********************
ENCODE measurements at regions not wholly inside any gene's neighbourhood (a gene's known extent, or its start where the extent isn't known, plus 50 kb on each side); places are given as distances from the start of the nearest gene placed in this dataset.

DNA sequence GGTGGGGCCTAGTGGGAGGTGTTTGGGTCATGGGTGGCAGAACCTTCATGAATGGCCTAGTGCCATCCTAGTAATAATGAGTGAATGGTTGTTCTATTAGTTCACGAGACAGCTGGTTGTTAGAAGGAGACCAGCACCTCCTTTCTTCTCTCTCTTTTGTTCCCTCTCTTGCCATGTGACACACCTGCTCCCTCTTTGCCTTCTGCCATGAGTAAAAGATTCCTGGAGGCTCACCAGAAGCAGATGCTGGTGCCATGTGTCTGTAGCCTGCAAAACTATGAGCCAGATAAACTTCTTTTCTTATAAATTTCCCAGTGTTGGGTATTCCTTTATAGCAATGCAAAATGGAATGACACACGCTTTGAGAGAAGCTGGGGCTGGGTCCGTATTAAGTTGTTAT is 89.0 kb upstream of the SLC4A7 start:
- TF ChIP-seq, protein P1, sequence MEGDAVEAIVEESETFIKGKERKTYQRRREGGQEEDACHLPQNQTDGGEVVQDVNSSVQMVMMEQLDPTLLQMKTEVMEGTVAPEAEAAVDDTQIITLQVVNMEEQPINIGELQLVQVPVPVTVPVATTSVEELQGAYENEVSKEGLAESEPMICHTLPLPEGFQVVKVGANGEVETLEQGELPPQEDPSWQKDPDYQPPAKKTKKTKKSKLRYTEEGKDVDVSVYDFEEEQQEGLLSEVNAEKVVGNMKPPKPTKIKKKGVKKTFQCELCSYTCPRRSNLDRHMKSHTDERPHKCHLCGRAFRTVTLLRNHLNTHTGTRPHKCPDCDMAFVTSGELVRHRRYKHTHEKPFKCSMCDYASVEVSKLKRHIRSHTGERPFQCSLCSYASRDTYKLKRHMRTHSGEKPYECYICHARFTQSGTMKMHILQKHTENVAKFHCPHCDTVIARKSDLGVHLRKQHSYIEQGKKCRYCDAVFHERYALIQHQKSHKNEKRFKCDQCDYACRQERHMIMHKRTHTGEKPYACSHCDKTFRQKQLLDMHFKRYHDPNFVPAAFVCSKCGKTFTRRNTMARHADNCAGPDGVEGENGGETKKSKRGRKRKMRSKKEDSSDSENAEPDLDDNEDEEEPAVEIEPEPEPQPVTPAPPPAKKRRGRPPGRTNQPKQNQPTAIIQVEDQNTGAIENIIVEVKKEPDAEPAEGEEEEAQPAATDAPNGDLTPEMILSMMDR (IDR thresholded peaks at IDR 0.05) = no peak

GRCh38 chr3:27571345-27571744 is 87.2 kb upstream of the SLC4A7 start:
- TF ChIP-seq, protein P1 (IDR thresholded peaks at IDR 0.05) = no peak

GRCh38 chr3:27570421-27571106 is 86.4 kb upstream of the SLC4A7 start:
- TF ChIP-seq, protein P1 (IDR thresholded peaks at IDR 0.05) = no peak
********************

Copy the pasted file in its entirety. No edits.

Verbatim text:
ENCODE measurements at regions not wholly inside any gene's neighbourhood (a gene's known extent, or its start where the extent isn't known, plus 50 kb on each side); places are given as distances from the start of the nearest gene placed in this dataset.

DNA sequence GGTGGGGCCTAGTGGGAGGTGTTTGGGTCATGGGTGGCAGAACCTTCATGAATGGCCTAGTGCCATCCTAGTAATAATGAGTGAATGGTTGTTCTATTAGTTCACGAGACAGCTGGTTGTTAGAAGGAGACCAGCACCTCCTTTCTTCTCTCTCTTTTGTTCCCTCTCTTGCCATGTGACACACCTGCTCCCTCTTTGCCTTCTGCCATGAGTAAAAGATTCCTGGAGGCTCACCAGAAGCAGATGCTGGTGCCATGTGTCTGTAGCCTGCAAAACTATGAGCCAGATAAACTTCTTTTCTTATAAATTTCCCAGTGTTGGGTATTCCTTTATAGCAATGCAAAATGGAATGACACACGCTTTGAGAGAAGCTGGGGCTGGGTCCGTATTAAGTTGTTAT is 89.0 kb upstream of the SLC4A7 start:
- TF ChIP-seq, protein P1, sequence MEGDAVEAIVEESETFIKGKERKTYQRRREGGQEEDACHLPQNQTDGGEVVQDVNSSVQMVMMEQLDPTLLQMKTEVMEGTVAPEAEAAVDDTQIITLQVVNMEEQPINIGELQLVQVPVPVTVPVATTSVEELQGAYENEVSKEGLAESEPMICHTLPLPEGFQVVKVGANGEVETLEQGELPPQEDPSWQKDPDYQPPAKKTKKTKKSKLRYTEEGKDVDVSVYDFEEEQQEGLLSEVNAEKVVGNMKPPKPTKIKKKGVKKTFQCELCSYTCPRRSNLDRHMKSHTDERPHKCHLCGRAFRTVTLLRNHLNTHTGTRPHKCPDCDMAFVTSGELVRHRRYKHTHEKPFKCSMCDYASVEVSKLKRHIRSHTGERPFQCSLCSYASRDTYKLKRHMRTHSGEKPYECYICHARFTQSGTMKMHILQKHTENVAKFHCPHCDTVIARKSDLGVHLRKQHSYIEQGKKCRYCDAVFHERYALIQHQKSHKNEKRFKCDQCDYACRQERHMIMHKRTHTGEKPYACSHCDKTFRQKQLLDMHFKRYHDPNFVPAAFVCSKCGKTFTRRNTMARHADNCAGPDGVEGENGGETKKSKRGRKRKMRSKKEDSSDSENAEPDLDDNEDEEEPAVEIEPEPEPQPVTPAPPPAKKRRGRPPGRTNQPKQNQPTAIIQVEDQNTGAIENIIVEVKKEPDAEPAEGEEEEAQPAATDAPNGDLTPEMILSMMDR (IDR thresholded peaks at IDR 0.05) = no peak

GRCh38 chr3:27571345-27571744 is 87.2 kb upstream of the SLC4A7 start:
- TF ChIP-seq, protein P1 (IDR thresholded peaks at IDR 0.05) = no peak

GRCh38 chr3:27570421-27571106 is 86.4 kb upstream of the SLC4A7 start:
- TF ChIP-seq, protein P1 (IDR thresholded peaks at IDR 0.05) = no peak